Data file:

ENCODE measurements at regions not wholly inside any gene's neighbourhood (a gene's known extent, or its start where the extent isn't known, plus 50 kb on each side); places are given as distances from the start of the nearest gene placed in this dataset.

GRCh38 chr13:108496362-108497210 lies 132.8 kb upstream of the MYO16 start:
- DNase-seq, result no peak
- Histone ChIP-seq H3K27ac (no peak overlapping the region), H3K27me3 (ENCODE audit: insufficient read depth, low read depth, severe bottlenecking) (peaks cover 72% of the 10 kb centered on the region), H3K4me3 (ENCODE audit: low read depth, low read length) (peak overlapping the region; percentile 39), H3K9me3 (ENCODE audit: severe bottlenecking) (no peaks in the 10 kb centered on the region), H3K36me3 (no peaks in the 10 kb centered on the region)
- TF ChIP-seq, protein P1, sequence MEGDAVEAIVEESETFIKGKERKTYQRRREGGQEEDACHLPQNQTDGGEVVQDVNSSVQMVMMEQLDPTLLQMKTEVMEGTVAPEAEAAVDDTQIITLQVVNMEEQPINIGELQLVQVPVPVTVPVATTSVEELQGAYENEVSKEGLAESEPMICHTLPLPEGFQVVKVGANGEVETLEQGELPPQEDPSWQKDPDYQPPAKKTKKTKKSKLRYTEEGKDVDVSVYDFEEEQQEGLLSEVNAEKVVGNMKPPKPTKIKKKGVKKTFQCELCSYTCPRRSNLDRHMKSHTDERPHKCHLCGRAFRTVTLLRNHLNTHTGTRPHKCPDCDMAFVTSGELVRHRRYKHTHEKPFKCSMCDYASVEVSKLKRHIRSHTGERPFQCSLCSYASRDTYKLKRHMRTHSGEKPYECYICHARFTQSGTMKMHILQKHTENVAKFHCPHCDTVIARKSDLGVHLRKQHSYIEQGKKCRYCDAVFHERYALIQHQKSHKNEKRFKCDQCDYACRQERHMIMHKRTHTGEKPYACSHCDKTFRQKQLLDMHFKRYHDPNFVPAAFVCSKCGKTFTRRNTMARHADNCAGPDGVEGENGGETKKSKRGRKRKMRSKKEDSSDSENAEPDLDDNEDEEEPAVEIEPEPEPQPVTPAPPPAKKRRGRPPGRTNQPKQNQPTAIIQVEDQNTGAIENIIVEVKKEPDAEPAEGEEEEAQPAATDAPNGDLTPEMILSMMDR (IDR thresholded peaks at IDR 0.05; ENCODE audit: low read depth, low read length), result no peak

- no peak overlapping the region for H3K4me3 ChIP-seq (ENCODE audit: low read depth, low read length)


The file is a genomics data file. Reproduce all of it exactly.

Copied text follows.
ENCODE measurements at regions not wholly inside any gene's neighbourhood (a gene's known extent, or its start where the extent isn't known, plus 50 kb on each side); places are given as distances from the start of the nearest gene placed in this dataset.

GRCh38 chr13:108496362-108497210 lies 132.8 kb upstream of the MYO16 start:
- DNase-seq, result no peak
- Histone ChIP-seq H3K27ac (no peak overlapping the region), H3K27me3 (ENCODE audit: insufficient read depth, low read depth, severe bottlenecking) (peaks cover 72% of the 10 kb centered on the region), H3K4me3 (ENCODE audit: low read depth, low read length) (peak overlapping the region; percentile 39), H3K9me3 (ENCODE audit: severe bottlenecking) (no peaks in the 10 kb centered on the region), H3K36me3 (no peaks in the 10 kb centered on the region)
- TF ChIP-seq, protein P1, sequence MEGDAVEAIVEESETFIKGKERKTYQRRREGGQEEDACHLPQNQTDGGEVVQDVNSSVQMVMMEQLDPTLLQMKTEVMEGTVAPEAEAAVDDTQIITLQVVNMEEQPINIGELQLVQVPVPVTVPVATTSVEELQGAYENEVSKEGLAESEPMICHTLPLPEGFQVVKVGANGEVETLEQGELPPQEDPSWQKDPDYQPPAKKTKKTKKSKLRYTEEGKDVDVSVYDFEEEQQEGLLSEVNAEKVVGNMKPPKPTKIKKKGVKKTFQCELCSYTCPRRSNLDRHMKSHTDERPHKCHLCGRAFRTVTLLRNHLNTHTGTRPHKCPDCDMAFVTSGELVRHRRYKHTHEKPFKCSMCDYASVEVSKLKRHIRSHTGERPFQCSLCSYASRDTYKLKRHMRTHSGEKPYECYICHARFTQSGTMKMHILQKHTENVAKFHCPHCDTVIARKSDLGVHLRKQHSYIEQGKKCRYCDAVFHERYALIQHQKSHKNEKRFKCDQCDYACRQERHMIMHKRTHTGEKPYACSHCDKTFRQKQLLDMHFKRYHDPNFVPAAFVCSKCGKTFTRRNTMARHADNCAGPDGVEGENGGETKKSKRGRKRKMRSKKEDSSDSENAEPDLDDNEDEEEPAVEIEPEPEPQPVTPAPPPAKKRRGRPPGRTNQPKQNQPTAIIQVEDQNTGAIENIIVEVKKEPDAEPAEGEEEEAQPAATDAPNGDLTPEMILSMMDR (IDR thresholded peaks at IDR 0.05; ENCODE audit: low read depth, low read length), result no peak

- no peak overlapping the region for H3K4me3 ChIP-seq (ENCODE audit: low read depth, low read length)